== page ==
Most drivers have experienced the frustration of trying to make their way along a Highland road on a sunny summer Sunday.

Stuck behind a caravan van or a queue or traffic on a winding A road, there is a temptation to step on the gas at the first chance you get.

A typical example of where this happens is the main A82 Glasgow to Inverness highway north of Loch Lomond. Here a narrow stretch gives way to a long straight. Now the area is to get more speed cameras. One in three drivers, according to authorities, are over the limit.

Rural roads are dangerous, especially for those not used to them. A whole generation of tourists are being lured to Scotland’s Highlands and Islands. Some, on motorbikes or in supercars, want to go fast. Others, on push bikes or campers, want to go slow. This is not a good mix.

READ MORE: Crackdown as speeding tourists turn roads into race tracks

Some of the new motoring holiday routes marketed by tourism authorities are not just appealing to those on the look-out for Highland culture or stunning scenery.

The North Coast 500 - which includes some of the toughest roads in Britain, sich as the Applecross switchback - has provoked a sort of ‘bragging rights’ race to see if it can be completed in 24 hours.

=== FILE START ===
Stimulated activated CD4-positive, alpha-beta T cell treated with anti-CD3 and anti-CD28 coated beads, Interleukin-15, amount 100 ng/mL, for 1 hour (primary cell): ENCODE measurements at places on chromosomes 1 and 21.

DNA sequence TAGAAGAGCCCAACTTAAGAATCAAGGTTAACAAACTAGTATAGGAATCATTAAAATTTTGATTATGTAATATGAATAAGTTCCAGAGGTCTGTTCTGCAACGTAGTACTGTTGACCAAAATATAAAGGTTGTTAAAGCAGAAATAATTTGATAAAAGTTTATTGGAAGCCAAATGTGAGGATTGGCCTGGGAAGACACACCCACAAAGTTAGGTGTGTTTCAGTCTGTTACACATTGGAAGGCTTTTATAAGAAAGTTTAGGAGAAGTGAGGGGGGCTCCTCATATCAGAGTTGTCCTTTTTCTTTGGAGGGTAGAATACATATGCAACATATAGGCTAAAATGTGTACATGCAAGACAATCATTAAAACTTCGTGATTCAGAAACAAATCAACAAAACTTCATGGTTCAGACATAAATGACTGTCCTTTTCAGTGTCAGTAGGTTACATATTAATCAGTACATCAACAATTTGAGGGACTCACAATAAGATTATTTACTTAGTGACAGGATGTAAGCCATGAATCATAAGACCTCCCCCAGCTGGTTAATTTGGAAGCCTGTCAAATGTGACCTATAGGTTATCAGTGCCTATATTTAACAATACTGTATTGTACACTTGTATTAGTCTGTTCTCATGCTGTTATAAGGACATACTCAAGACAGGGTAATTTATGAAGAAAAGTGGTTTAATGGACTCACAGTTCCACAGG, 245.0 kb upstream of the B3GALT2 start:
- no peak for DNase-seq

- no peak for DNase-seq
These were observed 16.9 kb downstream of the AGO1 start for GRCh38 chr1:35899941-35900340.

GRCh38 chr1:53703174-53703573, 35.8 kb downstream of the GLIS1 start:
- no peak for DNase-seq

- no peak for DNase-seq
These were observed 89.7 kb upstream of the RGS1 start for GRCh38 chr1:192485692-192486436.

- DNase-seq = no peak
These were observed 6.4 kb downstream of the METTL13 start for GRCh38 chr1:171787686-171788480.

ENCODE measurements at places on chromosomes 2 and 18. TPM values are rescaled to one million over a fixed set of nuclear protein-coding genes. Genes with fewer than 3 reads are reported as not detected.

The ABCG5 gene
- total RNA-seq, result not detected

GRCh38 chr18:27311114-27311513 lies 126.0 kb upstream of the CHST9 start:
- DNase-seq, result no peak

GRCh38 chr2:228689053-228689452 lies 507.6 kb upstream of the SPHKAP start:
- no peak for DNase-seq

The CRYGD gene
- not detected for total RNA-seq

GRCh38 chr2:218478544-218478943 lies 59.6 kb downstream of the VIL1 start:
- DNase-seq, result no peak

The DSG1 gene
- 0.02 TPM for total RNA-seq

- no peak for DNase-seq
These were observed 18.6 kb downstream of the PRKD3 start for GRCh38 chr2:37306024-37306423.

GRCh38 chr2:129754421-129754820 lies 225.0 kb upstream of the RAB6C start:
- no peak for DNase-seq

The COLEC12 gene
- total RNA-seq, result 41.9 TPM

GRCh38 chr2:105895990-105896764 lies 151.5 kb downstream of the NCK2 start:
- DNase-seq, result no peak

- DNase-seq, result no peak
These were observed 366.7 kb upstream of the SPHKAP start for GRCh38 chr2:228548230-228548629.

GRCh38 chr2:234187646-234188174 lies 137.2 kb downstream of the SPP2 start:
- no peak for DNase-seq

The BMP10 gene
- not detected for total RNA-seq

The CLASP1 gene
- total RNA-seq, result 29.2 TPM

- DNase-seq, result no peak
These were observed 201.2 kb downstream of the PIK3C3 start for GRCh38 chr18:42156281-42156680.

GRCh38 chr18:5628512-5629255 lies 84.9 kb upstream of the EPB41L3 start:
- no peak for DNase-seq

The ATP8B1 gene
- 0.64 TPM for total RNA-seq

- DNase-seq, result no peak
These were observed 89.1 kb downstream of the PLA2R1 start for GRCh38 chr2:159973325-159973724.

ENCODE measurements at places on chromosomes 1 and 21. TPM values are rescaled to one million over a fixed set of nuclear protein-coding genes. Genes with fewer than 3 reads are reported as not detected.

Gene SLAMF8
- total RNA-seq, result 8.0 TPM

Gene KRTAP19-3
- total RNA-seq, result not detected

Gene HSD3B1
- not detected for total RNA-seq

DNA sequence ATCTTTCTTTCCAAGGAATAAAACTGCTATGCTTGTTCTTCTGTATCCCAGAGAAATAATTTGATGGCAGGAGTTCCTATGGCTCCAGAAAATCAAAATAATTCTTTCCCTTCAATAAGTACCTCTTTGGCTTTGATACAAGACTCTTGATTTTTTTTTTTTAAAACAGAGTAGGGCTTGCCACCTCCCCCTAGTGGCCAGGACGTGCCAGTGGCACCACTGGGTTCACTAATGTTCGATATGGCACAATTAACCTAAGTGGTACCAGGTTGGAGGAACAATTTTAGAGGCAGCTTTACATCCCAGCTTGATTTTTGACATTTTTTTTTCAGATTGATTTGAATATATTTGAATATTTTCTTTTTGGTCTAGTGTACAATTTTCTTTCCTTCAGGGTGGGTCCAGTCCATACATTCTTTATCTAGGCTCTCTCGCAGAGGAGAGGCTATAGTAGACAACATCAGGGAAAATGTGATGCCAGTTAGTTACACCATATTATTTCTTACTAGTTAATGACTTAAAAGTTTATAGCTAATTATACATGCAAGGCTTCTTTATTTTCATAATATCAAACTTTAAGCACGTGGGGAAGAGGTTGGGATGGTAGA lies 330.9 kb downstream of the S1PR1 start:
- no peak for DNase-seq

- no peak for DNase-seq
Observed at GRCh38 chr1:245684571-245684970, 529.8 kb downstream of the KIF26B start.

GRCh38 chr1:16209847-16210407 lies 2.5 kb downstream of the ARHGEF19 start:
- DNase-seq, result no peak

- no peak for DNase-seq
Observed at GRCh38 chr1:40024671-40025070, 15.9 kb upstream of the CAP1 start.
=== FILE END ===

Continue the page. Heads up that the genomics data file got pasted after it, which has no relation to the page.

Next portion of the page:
Police rarely visited some of these routes in the past. Now they are deploying high visibility patrols. It’s been two decades since the Scottish Executive investigated tourism and road traffic accidents. Visitors, a special report discovered, do not necessarily make roads more dangerous.

But they did cause specific issues: such as driving on the wrong side of the road - easier to do where traffic is light - or failing to understand the conventions of a single track road.

Yet it was locals who were often found to speed - not visitors.

For all the worries, it is worth bearing in mind that - overall - it has never been safer than today on Scotland’s roads.

Statistics will vary from year to year but the general trend is for fewer accidents that cause injuries.

There were 8,138 traffic casualties in 2018-2019, down from just under 9000 a year earlier. True, the number of people who died rose, to 182 from 146.

Road safety officials are not complacent. They remain concerned, especially about bikers, cyclists and pedestrians. However, as recently as 1987 the road death toll was as high as 517.